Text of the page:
Partnership to advance ecosystem models, water level predictions

Collaboration designed to improve response to coastal climate risks

NOAA and climate analytics company, Jupiter Intelligence, signed a formal agreement to advance understanding of coastal ecosystems, precipitation and water level predictions. The goal of the partnership is to support community response to coastal risks to mitigate effects of climate change.

“Water and ecosystem data, modeling, and visualization are all critical elements of NOAA’s goal to build a climate-ready nation by 2030,” said Nicole LeBoeuf, NOAA National Ocean Service director. “We are experiencing vast environmental change, and partnerships like these help NOAA harness the best tools available to boost the public’s resilience and promote economic growth.”

Through a new agreement to explore research areas of joint interest, NOAA scientists will provide scientific data and expertise related to ecosystem changes, with a focus on the use of nature-based solutions in coastal restoration. Jupiter will explore cutting-edge approaches to scale local study results and test hypotheses on expanded geographical areas.

The partnership will also focus on methods to improve seasonal and annual precipitation and coastal water level predictions. Jupiter will offer expertise on cloud computing and numerical methods that NOAA will seek to apply in operations.

“Jupiter pioneered many of its commercial solutions with the U.S. Federal Government and welcomes the opportunity to collaborate with NOAA to advance our scientific understanding of essential ecosystems,” said Rich Sorkin, Jupiter CEO. “With each of these partnerships, we better apply the latest science and provide services to protect people and ecosystems.”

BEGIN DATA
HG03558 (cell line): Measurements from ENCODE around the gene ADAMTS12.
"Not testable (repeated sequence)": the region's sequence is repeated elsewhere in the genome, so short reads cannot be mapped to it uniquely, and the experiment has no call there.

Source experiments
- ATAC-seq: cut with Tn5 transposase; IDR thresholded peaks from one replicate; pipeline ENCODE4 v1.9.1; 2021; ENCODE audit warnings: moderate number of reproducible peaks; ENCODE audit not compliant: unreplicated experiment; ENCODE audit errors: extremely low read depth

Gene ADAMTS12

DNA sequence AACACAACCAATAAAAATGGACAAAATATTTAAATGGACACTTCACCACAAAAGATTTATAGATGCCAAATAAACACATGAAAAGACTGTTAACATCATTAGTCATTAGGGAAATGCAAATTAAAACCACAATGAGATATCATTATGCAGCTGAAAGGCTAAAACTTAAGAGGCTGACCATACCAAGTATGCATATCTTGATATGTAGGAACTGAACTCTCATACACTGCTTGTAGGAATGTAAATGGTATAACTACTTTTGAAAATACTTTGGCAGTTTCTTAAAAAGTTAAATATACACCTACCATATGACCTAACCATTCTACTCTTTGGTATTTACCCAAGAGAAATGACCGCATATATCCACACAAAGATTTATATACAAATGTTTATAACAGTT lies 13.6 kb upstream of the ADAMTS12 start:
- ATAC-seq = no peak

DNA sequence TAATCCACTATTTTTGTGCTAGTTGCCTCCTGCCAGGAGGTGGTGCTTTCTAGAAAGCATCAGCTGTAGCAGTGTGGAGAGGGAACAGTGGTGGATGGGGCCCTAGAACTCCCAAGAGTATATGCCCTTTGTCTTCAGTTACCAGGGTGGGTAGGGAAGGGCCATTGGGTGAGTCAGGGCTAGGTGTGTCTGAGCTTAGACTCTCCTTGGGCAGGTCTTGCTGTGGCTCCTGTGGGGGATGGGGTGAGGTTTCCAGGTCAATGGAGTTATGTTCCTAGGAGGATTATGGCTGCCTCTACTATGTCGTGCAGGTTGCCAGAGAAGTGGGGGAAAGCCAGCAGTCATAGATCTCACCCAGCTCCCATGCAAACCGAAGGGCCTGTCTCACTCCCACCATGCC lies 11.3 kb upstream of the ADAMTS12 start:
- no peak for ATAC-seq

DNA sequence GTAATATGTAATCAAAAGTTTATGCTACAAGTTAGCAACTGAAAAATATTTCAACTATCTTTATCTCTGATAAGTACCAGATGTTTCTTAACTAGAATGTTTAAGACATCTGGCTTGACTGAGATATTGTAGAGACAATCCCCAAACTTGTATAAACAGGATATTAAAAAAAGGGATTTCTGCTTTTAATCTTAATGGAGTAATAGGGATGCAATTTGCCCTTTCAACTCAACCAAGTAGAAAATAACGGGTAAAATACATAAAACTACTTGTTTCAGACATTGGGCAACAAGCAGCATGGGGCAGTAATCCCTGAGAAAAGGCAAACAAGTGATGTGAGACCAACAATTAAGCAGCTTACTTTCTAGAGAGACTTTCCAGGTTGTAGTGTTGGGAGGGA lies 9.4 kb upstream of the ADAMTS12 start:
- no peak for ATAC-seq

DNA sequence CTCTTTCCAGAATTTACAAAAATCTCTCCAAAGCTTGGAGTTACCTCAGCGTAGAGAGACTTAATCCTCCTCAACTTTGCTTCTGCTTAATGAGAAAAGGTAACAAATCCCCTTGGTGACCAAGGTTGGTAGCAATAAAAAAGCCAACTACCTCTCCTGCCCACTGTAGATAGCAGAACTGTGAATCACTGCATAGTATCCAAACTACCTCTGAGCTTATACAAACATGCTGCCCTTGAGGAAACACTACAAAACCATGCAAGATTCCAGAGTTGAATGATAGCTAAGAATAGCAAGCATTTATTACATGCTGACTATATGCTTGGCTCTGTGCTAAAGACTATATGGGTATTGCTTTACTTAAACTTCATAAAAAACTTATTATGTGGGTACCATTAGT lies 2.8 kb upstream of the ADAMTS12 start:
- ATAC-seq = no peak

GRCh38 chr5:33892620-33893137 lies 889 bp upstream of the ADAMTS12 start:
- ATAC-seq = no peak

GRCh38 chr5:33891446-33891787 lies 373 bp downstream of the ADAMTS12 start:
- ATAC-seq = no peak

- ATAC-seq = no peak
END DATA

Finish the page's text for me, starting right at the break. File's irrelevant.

Jupiter provides physical climate analytics for risk management and resiliency planning in the public and private sectors. Customers use Jupiter’s climate analytics for applications that include capital planning, risk management, site selection, design requirements, supply chain management, investment and asset valuations, and shareholder disclosures.

NOAA and Jupiter share the goal of improving resilience for the most vulnerable and under-resourced populations.

Note: Any reference obtained from this website to a specific company, product, process, or service does not constitute or imply an endorsement by NOAA.

Published on June 15, 2022

Media Contact: Jennie Lyons,

metal tide gauge at the end of wooden dock with trees in background
A tide gauge measures water level at Grand Bay National Estuarine Research Reserve, on the Mississippi Sound.